A New Mexico Mystery Review: Stargazer by Anne Hillerman

The protagonists have kept this series strong for years. Hillerman develops them further with each book. As an elder, Joe Leaphorn is still growing and learning. Bernie Manuelito and Jim Chee navigate the challenges of their police work and their marriage. And the new characters are memorable and deep. The multiple suspects in the crime were all plausible, and I was never sure who was responsible until near the end. The settings are intriguing. The Alamo Navajo Reservation near Socorro, New Mexico is a lesser known section of the Navajo Nation, yet still part of the nation and its culture. Also near Socorro is the Very Large Array, the site of high tech studies of the stars. The victim, a scientist who worked there—the star gazer of the title—is revealed in depth as a person.

Anne Hillerman has knack for creating colorful, utterly real, and very regional people as minor characters, also. Bernie’s attempt to serve a warrant on Melvin Shorty presents one of these gems. And how Shorty behaves in the end is true to the way he and Bernie met as human beings, not just as officer and law breaker.

Hillerman gives realistic complexity to the characters’ lives. Leaphorn, Chee and Manuelito are never dealing with just one case. There’s a primary mystery plot, but there are other demands on their professional time as well, including a painfully sad case Bernie stumbles across while attempting to deal with stray cattle. The leads’ private lives are not neglected by the author or the characters. I like having fully functional sleuths. They attend to their relationships and friendships, not just their work.

The author’s prior writing career in nonfiction serves her well. She integrates research  fluidly as needed, resulting in a poetic balance between the science at the Very Large Array and Bernie’s Navajo view of the stars and constellations.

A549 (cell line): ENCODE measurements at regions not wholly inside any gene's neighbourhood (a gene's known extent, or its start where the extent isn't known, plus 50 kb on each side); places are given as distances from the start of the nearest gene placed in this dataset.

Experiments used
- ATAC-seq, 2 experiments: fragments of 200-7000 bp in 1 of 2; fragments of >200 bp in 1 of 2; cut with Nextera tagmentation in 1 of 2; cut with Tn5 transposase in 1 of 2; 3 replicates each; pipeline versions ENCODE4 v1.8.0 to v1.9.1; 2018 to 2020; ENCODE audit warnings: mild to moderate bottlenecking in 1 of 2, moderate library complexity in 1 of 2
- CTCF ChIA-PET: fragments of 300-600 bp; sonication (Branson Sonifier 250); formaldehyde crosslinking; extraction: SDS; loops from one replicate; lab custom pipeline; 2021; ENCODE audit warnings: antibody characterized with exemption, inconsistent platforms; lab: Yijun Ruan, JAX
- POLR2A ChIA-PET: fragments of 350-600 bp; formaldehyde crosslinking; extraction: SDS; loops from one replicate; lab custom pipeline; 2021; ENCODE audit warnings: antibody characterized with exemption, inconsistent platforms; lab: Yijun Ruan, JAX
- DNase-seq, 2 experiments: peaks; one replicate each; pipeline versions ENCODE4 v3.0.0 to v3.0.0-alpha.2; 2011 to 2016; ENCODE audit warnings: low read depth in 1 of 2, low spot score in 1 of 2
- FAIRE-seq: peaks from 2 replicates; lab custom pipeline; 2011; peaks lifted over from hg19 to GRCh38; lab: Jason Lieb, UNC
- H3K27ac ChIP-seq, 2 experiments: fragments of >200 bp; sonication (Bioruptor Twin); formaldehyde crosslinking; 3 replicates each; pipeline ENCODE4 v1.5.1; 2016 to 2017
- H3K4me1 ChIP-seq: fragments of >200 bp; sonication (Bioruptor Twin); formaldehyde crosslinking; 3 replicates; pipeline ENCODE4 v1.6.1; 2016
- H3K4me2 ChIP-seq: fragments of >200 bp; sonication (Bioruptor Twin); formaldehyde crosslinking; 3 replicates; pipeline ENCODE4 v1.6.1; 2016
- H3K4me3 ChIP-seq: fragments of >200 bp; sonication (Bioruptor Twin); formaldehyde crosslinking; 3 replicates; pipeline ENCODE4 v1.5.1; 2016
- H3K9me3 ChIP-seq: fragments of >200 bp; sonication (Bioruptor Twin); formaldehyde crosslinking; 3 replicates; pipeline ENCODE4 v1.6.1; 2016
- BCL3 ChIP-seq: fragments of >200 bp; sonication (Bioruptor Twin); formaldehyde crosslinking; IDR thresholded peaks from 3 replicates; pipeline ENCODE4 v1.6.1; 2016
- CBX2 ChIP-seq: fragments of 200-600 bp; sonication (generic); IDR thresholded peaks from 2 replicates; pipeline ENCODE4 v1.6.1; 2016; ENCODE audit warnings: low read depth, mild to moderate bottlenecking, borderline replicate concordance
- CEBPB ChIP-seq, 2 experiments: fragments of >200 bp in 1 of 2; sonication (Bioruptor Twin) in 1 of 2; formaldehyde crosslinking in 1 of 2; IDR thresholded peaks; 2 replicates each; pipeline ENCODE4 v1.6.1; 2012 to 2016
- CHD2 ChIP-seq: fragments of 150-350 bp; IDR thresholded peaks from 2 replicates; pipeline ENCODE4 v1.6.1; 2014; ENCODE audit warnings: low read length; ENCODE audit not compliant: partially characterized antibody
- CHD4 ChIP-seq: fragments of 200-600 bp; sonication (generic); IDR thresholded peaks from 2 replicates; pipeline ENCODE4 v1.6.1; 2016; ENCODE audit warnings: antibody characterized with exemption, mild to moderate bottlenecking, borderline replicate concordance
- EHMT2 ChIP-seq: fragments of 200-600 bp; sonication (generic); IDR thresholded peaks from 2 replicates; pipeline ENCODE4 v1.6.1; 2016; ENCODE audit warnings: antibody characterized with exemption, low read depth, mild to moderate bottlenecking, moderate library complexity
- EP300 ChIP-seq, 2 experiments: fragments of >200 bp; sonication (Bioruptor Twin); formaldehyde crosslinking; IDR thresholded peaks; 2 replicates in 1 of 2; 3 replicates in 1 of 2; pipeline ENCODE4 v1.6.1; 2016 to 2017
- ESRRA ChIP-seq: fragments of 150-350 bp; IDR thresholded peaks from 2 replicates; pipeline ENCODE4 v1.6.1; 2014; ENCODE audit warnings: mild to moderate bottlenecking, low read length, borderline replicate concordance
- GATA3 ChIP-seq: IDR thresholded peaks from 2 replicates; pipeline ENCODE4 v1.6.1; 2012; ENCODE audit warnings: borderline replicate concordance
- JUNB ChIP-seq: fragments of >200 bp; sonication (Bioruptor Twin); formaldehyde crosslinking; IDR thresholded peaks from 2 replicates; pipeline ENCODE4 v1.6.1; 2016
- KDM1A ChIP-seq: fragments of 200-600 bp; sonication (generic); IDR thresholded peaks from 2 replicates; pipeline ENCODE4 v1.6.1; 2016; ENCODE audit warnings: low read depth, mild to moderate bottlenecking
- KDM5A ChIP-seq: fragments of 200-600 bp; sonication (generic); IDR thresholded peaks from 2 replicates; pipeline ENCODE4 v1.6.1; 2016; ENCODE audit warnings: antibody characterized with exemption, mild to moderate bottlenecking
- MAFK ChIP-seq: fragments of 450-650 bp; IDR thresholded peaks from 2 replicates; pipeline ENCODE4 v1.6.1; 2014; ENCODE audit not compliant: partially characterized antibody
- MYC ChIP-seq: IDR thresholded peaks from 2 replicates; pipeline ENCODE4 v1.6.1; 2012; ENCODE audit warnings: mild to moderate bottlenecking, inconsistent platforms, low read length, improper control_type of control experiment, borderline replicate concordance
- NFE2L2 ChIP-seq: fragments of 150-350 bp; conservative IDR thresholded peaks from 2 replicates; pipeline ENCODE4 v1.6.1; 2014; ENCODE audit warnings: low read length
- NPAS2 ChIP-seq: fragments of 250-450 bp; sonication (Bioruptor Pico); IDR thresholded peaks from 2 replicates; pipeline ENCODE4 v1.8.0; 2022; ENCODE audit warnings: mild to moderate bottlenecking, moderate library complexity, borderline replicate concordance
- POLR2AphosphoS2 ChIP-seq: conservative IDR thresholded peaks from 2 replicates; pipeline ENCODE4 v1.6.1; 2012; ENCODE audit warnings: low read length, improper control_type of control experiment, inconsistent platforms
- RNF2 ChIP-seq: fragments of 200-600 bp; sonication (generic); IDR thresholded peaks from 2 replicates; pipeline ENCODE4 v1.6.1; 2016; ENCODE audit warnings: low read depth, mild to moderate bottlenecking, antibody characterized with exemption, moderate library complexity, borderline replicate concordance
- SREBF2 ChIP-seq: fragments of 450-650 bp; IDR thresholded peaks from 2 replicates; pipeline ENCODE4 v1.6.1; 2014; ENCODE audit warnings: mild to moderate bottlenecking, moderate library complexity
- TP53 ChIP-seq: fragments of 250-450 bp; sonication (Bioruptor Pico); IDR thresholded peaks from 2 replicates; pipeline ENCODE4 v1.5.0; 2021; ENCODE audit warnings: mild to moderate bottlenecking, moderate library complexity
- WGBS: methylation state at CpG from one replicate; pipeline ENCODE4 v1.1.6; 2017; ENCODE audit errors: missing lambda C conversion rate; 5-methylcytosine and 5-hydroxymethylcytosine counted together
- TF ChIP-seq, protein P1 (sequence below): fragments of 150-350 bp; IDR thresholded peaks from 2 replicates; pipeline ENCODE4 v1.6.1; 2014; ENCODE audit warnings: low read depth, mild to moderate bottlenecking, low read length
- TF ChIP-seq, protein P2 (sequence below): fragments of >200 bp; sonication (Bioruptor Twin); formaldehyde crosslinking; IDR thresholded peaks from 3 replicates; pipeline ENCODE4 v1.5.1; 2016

The ending is satisfying. Major issues are wrapped up, yet the reader is left thinking about the characters’ future plans.

No spoilers, but Joe Leaphorn’s encounter with a child who is traveling alone is wonderful. And if you read the author’s notes at the end, that scene gets even better. Hillerman’s notes are as good as the story, as she shares more about the Very Large Array, Navajo cosmology, and her writing process.

 

A New Mexico Mystery Review: The Treasure of Victoria Peak

This true story would make a great movie, featuring a hidden treasure and a huge cast of characters trying to get hold of it despite the claim of the stubborn widow of the original finder, Doc Noss.

Doc, a Cheyenne foot doctor of no known medical credentials, had an office in what was then Hot Springs, now Truth or Consequences. He was reputed to be skilled in treating foot ailments, whether or not he was real doctor. Once he found treasure while out deer hunting, his life changed, and not for the better. He had a lot to worry about—more gold and ancient Spanish artifacts than he could remove from the cavern in Victorio Peak. (The mountain is named after Victorio, the Apache war chief. I’m not sure how or why Koury or perhaps his publisher renamed it Victoria.)

The book chronicles Doc Noss’s adventures, his sudden and dramatic death, court case after court case, subsequent treasure searches, and Ova Noss’s years of fighting to retain her right to the treasure and get permission to dig it up. Once the peak was made part of the White Sands Missile Range, Mrs. Noss had to go up against everyone from the U.S. military and F. Lee Bailey to the woman who claimed to be her late husband’s other widow.

Attorney for Mrs. Noss Phil H. Koury has a penchant for detail. As you might expect, he tells his story with an emphasis on the legal battles, but it’s never dull or confusing, and he has a humorous flair. He recounts the treasure hunt scenes he witnessed with apt observations of character and settings. The process of solving this mystery during a time when communication was slower increases the suspense. I rooted for Mrs. Noss all the way. Since this is a true story, the plot doesn’t necessarily turn the way a work of fiction would, but that makes it no less compelling.

 

A New Mexico Mystery Author Interview: Kaye George

I’m a huge fan of the People of the Wind series. It’s a pleasure to have Kaye George as my guest today to talk about the latest book in the series, Death in the New Land, which I recently reviewed.

BIO: Kaye George, award-winning novelist and short-story writer, writes cozy and traditional mysteries and a prehistory series, which are both traditionally and self-published: two cozy series, Fat Cat and Vintage Sweets; two traditionals featuring Cressa Carraway and Imogene Duckworthy; and the People of the Wind prehistory Neanderthal mysteries.  Over fifty of her short stories have also appeared, mostly in anthologies and magazines. She reviews for Suspense Magazine and writes a column for Mysterical-E. She lives in Knoxville TN.